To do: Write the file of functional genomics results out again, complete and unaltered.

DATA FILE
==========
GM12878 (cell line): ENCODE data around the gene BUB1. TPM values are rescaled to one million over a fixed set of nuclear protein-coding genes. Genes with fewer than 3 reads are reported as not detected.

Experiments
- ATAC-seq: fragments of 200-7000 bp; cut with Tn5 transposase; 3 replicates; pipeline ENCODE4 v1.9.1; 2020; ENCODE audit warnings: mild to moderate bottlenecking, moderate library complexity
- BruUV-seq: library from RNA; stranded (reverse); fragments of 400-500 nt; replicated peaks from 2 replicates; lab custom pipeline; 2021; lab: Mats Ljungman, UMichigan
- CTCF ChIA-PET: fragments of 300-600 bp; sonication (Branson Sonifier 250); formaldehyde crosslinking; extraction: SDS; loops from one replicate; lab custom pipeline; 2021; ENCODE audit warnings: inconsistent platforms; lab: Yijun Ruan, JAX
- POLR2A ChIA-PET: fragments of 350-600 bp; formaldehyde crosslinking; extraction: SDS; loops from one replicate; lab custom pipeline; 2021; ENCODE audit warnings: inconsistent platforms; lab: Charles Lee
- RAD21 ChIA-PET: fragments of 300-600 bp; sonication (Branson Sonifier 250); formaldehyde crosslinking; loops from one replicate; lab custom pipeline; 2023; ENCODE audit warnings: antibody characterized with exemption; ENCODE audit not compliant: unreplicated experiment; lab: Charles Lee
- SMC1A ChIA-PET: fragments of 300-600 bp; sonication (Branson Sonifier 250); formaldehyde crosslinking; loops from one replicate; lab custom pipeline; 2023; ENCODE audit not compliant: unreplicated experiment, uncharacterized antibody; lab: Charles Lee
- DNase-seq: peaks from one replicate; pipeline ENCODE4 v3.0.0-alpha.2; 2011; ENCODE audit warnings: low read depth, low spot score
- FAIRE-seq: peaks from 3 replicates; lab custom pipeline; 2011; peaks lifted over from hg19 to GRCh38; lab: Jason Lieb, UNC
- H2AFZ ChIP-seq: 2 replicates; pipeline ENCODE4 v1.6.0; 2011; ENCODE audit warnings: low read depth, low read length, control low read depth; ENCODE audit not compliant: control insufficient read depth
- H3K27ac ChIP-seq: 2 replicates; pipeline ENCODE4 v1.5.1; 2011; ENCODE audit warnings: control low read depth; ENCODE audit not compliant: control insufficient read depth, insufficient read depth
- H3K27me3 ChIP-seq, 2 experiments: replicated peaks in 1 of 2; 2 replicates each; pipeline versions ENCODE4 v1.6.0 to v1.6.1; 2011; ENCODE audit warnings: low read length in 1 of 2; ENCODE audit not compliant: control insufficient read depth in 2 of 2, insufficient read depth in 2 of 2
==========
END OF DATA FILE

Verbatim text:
GM12878 (cell line): ENCODE data around the gene BUB1. TPM values are rescaled to one million over a fixed set of nuclear protein-coding genes. Genes with fewer than 3 reads are reported as not detected.

Experiments
- ATAC-seq: fragments of 200-7000 bp; cut with Tn5 transposase; 3 replicates; pipeline ENCODE4 v1.9.1; 2020; ENCODE audit warnings: mild to moderate bottlenecking, moderate library complexity
- BruUV-seq: library from RNA; stranded (reverse); fragments of 400-500 nt; replicated peaks from 2 replicates; lab custom pipeline; 2021; lab: Mats Ljungman, UMichigan
- CTCF ChIA-PET: fragments of 300-600 bp; sonication (Branson Sonifier 250); formaldehyde crosslinking; extraction: SDS; loops from one replicate; lab custom pipeline; 2021; ENCODE audit warnings: inconsistent platforms; lab: Yijun Ruan, JAX
- POLR2A ChIA-PET: fragments of 350-600 bp; formaldehyde crosslinking; extraction: SDS; loops from one replicate; lab custom pipeline; 2021; ENCODE audit warnings: inconsistent platforms; lab: Charles Lee
- RAD21 ChIA-PET: fragments of 300-600 bp; sonication (Branson Sonifier 250); formaldehyde crosslinking; loops from one replicate; lab custom pipeline; 2023; ENCODE audit warnings: antibody characterized with exemption; ENCODE audit not compliant: unreplicated experiment; lab: Charles Lee
- SMC1A ChIA-PET: fragments of 300-600 bp; sonication (Branson Sonifier 250); formaldehyde crosslinking; loops from one replicate; lab custom pipeline; 2023; ENCODE audit not compliant: unreplicated experiment, uncharacterized antibody; lab: Charles Lee
- DNase-seq: peaks from one replicate; pipeline ENCODE4 v3.0.0-alpha.2; 2011; ENCODE audit warnings: low read depth, low spot score
- FAIRE-seq: peaks from 3 replicates; lab custom pipeline; 2011; peaks lifted over from hg19 to GRCh38; lab: Jason Lieb, UNC
- H2AFZ ChIP-seq: 2 replicates; pipeline ENCODE4 v1.6.0; 2011; ENCODE audit warnings: low read depth, low read length, control low read depth; ENCODE audit not compliant: control insufficient read depth
- H3K27ac ChIP-seq: 2 replicates; pipeline ENCODE4 v1.5.1; 2011; ENCODE audit warnings: control low read depth; ENCODE audit not compliant: control insufficient read depth, insufficient read depth
- H3K27me3 ChIP-seq, 2 experiments: replicated peaks in 1 of 2; 2 replicates each; pipeline versions ENCODE4 v1.6.0 to v1.6.1; 2011; ENCODE audit warnings: low read length in 1 of 2; ENCODE audit not compliant: control insufficient read depth in 2 of 2, insufficient read depth in 2 of 2